Several inmates were collecting roadside garbage to reduce their jail time when their supervisor, James, collapsed. They rushed to his aid and realized he was having a medical emergency. One inmate borrowed James’s phone to call for help. The sheriff’s department later thanked the inmates for helping get their supervisor prompt medical attention, especially because they could have instead neglected him—to his great detriment as he was having a stroke—or used the situation to their own advantage to escape. 

The kindness of the inmates’ actions is not unlike those of Paul and Silas when they were imprisoned. After they’d been stripped, beaten, and thrown into prison, an earthquake struck so violently that it loosed their chains and shook the prison doors off their hinges (Acts 16:23–26). When the jailer awoke, he naturally assumed the prisoners had fled and so he prepared to take his own life (to preempt what would’ve been his punishment for their escape). When Paul shouted, “We are all here!” the jailer was so moved by their actions—uncharacteristic of prisoners—that he became curious about the God they worshiped, ultimately coming to believe in Him too (vv. 27–34).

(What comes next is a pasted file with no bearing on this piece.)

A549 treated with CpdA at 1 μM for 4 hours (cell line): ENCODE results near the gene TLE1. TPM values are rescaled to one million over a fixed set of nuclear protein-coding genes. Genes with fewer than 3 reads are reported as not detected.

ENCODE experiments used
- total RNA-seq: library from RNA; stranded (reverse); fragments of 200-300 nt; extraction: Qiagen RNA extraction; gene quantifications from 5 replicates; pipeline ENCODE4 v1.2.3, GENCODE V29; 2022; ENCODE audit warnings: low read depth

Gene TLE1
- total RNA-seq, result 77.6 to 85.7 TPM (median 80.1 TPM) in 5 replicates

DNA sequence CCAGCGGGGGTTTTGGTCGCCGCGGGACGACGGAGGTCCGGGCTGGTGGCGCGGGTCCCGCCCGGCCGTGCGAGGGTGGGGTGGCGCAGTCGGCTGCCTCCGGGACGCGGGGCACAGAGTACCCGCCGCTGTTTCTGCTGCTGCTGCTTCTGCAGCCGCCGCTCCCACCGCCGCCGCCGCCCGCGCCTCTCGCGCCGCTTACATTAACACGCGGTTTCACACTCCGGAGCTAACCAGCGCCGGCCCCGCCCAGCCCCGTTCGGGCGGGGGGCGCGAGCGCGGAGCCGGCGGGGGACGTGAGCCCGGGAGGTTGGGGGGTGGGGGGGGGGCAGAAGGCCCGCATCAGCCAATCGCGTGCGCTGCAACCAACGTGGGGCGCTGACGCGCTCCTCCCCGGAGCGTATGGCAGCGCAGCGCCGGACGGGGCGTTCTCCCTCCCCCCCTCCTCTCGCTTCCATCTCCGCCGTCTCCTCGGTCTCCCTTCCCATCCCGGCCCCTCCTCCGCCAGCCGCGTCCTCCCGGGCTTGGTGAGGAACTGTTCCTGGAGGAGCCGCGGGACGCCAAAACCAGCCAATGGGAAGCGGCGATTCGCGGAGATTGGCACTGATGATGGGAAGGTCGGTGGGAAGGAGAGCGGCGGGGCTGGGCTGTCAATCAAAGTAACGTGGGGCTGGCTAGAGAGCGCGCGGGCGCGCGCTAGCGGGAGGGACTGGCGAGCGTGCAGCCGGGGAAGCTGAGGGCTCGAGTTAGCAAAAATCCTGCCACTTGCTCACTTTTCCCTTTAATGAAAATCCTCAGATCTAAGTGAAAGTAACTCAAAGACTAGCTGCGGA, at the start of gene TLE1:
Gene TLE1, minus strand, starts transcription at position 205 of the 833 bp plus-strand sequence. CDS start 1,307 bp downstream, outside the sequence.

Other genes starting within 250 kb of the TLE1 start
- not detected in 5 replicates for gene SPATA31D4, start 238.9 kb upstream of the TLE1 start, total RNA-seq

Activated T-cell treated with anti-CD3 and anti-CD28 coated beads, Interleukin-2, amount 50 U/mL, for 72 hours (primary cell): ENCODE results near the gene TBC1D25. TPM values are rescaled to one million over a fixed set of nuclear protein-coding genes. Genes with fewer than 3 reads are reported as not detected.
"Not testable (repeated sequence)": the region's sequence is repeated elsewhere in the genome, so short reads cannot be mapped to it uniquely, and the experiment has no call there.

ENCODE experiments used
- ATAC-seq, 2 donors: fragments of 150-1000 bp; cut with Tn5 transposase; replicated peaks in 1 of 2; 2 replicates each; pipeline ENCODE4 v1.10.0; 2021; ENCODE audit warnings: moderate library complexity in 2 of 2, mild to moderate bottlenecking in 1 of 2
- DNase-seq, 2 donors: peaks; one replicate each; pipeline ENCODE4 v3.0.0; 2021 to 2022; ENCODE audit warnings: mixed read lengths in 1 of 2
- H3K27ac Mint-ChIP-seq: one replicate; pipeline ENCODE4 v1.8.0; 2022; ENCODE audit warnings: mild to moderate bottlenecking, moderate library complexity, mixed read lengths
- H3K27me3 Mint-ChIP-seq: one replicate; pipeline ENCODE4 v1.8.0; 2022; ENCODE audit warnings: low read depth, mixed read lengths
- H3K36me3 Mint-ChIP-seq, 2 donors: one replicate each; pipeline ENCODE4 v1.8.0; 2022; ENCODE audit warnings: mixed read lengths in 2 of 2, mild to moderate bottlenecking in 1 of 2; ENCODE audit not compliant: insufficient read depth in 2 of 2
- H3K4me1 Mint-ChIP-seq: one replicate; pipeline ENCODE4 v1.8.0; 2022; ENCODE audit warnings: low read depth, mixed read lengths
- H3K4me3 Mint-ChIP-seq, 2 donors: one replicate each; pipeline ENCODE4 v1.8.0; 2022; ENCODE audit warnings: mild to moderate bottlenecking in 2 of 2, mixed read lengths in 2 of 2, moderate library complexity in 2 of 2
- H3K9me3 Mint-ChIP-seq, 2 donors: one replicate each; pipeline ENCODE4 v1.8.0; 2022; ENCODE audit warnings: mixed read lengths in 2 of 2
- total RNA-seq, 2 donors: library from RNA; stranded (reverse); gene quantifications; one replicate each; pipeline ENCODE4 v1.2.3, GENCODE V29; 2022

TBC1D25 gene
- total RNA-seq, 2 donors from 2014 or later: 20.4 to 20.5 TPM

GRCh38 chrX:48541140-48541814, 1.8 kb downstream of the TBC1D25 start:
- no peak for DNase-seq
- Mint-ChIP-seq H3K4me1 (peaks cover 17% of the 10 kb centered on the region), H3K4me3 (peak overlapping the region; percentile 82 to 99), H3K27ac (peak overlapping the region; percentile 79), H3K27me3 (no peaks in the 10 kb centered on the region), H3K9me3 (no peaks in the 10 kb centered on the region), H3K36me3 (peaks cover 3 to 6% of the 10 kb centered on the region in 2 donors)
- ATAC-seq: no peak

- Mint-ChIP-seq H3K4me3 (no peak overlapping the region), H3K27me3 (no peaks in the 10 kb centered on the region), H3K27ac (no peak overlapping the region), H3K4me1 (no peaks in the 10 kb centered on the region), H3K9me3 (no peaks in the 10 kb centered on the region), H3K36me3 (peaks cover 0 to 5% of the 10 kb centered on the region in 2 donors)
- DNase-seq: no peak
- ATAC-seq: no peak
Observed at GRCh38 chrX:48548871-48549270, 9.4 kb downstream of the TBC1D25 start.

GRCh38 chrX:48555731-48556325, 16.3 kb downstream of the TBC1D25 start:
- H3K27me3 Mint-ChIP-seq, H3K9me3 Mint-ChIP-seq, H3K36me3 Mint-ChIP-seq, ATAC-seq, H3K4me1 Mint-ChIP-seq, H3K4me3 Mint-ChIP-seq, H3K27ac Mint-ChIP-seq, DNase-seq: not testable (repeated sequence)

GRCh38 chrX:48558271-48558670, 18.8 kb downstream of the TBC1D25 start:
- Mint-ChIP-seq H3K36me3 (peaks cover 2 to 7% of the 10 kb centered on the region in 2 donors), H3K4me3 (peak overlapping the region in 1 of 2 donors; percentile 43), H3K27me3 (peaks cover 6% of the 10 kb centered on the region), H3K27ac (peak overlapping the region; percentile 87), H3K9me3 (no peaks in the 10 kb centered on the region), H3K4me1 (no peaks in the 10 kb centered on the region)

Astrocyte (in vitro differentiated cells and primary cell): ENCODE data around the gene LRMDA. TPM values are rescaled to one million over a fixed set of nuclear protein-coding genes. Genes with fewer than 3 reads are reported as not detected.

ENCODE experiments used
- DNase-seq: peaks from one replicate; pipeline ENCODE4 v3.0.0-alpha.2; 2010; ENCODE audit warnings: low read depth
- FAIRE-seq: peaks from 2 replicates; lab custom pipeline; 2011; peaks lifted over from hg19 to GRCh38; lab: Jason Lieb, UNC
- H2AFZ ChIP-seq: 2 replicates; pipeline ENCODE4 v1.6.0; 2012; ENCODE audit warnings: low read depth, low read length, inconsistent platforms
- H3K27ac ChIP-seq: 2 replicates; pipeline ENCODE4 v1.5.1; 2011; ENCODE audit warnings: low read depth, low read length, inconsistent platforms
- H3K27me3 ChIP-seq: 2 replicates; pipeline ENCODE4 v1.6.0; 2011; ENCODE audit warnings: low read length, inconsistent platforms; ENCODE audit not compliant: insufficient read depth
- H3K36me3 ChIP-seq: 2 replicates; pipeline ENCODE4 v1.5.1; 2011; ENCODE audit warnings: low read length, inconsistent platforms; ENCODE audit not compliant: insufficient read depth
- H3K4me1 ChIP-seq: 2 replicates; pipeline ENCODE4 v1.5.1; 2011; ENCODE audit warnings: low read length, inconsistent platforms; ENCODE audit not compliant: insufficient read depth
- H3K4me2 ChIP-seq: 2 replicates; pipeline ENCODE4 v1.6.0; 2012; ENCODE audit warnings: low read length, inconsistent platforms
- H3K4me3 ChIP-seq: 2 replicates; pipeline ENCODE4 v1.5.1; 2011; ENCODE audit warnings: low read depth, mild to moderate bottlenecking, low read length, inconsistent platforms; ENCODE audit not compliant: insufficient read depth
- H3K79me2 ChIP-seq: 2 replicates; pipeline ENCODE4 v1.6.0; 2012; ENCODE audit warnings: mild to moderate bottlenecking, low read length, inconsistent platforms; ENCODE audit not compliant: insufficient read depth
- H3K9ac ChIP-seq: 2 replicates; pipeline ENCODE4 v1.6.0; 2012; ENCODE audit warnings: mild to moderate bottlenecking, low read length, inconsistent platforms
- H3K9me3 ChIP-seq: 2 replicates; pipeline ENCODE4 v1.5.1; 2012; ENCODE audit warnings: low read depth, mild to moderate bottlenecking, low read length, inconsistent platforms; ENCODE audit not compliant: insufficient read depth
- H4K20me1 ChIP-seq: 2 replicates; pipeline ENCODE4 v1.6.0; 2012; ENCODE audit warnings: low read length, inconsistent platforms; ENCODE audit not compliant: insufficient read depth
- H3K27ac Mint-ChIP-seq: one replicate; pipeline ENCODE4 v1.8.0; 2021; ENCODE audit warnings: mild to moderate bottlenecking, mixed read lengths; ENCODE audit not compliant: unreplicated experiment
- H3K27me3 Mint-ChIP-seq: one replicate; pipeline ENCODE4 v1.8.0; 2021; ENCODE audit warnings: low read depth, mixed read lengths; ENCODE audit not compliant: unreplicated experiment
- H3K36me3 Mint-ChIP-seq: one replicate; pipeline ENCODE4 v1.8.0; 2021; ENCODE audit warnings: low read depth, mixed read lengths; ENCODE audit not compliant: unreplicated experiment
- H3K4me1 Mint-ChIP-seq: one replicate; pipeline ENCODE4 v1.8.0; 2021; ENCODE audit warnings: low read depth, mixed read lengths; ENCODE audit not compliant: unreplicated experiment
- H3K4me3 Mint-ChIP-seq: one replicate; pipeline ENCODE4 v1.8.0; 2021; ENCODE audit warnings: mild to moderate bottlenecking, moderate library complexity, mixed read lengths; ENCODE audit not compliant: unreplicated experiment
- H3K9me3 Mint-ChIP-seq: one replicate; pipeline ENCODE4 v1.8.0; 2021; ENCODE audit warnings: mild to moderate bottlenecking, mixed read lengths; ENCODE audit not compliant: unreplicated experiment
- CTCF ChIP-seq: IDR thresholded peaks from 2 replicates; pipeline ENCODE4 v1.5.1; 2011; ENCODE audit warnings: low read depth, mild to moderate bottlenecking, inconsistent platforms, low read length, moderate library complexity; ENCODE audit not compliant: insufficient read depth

The way we treat others reveals what we believe and value. When we don’t take advantage of opportunities or situations that might hurt others, our actions might just prompt them to wonder about the God we know and love.

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